Savatdee, housed in what used to be the Blue Onion Bistro and before that an old gas station, offers both Lao and Thai cuisine. After six years, Savatdee hasn't lost its gas station look, but there is something pleasant about walking into a restaurant with a nondescript exterior, only to be surprised by what's inside. It feels as if only you and the people inside are privy to the secret. The interior is simple and sleek, with red seating that brightens the otherwise neutral floor and walls.
Davone and Oulavanh Sakounthong, the husband and wife duo who own the restaurant, offer 10 authentic Lao dishes on a menu that is mostly Thai. The crossover is reasonable since Laos shares a border with Thailand. Perhaps the most notable difference between Thai and Lao dishes is the use of sticky rice. Other common ingredients that pepper the menu are galangal herbs, garlic, ground peanuts, lime leaves, and coconut milk.
In Thai, Savatdee means "welcome," and this is exactly how you are greeted upon entering. Unfortunately, the frazzled waiter looked like a bunch of kids had just tackled him. And they might well have. The night was devoted to children and, in particular, a little girl's birthday.
Even with all the chaos, our appetizer came swiftly and so did our subsequent meals. The waiter continually apologized for the noise, but the ample portions of food made up for the occasional loud shriek.
The egg roll appetizer with sweet and sour sauce came with eight rolls perfectly wrapped in a crisp outer shell ($6). The golden-brown rolls were plump with an assortment of minced veggies.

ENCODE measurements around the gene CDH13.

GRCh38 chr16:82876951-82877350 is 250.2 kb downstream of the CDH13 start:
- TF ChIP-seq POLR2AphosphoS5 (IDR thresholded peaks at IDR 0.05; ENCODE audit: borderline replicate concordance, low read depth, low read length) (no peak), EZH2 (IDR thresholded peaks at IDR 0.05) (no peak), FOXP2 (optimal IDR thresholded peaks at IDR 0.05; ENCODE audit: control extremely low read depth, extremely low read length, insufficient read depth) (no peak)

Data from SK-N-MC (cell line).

The Pad Ka Nha Tao-Hoo dish with sautéed broccoli florets, shredded carrots, onions and bean curd with garlic and house sauce is filling but not too heavy ($9). Rather than overwhelming the vegetables in a cloak of rich sauce, Savatdee keep theirs light and flavorful, and the brightly colored veggies retain a satisfying crunch while the tofu wedges sponge the sauce.
For a more traditional Lao experience, there are the options of Lab Sean Sai Kuingnai (charbroiled chicken tossed with a mixture of gizzards and hearts) or Juin Noak (deep-fried quail marinated in lemongrass and house sauce). And for dessert, the black sticky rice with mangos glistens with almost a menacing sheen ($5). The naturally sweet, dark rice with a thick grain texture contrasted well with the vibrant mangos that oozed fresh juiciness.
Savatdee is a hole-in-the-wall that impresses not with fancy dinnerware but with good food and decent prices. It's definitely worth grabbing a red seat at this gas station turned bistro turned authentic Lao and Thai restaurant.